adapting a format and a level of functionality of the data to account for the user environment to produce adapted data; and
transmitting the adapted data to the data accessing device.
2. The method of adaptive transmission of claim 1 wherein the user environment further comprises information corresponding to a platform of the data accessing device.
3. The method of adaptive transmission of claim 2 wherein the platform is one of a mobile computer and a personal computer.
4. The method of adaptive transmission of claim 1 wherein the format of the data comprises one of a raster format, a vector format, and a mixed raster/vector format.
5. The method of adaptive data transmission of claim 4 wherein the vector format is produced pursuant to a Scalable Vector Graphics standard.
6. The method of adaptive data transmission of claim 1 wherein the level of functionality of the data comprises at least one of color gradients, graphic clipping, graphic filters, scripting, stroke, interactivity, animation, metadata and basic shapes.
7. The method of adaptive data transmission of claim 1 wherein the data is graphical data.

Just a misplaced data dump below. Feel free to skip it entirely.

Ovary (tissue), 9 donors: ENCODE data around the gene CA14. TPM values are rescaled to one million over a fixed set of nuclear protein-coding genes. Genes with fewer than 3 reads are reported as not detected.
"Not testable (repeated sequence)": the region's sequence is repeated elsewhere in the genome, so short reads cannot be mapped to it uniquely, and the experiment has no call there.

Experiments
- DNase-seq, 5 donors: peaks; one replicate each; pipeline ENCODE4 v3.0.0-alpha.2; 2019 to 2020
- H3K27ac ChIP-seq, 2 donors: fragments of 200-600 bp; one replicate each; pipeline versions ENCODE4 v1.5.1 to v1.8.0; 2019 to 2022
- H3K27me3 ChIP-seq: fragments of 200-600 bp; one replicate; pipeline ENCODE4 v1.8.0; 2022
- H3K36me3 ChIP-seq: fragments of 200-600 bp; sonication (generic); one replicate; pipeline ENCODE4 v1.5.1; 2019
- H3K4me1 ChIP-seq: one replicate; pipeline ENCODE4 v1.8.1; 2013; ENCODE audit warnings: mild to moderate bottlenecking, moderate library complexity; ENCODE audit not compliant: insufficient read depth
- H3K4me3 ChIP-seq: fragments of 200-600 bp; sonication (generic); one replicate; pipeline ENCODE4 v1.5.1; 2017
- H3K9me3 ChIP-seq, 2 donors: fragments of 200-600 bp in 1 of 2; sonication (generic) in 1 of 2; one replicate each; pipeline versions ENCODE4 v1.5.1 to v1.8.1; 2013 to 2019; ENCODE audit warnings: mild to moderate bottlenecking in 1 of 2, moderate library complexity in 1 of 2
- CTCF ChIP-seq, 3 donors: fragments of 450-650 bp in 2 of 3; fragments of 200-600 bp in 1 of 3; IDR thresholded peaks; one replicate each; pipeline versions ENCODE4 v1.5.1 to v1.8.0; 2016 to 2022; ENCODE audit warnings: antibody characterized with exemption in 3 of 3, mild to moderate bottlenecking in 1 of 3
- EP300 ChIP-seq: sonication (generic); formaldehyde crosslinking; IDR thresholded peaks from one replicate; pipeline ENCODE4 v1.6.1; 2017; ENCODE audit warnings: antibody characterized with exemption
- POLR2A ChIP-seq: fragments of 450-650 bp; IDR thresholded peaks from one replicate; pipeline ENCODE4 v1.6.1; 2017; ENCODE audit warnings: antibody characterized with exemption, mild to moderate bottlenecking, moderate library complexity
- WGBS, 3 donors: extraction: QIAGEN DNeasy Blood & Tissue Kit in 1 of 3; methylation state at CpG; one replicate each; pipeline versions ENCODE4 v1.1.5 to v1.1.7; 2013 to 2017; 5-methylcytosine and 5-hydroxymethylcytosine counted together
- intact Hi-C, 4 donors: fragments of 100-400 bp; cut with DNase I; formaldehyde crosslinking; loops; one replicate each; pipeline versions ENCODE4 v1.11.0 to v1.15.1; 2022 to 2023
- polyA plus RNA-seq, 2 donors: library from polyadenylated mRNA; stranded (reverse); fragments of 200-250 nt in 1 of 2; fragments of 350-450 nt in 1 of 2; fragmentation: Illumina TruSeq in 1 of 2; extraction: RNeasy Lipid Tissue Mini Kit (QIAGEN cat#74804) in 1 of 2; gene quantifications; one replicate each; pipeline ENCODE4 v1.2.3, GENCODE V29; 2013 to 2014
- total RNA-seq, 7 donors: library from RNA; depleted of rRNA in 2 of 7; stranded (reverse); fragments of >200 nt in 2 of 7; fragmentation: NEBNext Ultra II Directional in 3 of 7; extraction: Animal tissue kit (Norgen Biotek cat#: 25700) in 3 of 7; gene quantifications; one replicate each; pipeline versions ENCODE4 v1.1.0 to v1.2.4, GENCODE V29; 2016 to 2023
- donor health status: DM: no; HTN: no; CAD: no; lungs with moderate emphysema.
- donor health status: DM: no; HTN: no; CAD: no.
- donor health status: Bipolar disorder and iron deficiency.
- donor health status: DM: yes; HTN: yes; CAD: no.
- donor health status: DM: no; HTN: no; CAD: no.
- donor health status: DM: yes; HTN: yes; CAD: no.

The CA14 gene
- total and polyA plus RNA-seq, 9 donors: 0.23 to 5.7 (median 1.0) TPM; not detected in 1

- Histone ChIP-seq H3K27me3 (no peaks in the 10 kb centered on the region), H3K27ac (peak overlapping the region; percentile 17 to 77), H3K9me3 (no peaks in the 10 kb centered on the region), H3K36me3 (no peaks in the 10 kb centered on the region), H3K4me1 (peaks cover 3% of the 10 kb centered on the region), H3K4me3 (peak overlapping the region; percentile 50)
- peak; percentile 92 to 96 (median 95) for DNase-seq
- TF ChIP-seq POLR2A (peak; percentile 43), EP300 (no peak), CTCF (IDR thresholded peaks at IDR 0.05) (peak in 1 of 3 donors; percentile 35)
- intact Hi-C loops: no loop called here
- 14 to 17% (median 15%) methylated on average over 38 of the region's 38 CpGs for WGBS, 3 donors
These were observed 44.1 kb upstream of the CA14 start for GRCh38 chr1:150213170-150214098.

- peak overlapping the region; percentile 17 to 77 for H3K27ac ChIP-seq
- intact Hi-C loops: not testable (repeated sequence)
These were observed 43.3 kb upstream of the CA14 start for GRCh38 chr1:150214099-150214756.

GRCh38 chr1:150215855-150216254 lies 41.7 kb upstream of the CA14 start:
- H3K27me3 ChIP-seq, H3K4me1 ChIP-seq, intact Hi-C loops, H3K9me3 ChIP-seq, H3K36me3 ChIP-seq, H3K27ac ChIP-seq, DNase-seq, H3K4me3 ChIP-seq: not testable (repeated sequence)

8. The method of adaptive data transmission of claim 1 wherein the data access and display software comprise an operating system and a web browser.
9. A method of adaptive transmission of data between a data transmission device and at least one data accessing device comprising, in combination, the steps of:
receiving a request for data from the data accessing device;
determining a user environment of the data accessing device and transmitting the user environment back to the data transmission device,
wherein the user environment comprises a capability of a rendering engine;
adapting a format and a level of functionality of the data to account for the user environment to produce adapted data; and
transmitting the adapted data to the data accessing device.
10. The method of adaptive transmission of claim 9 wherein the rendering engine is one of a plug-in and incorporated as a part of a browser, and is adapted to render scalable vector graphics.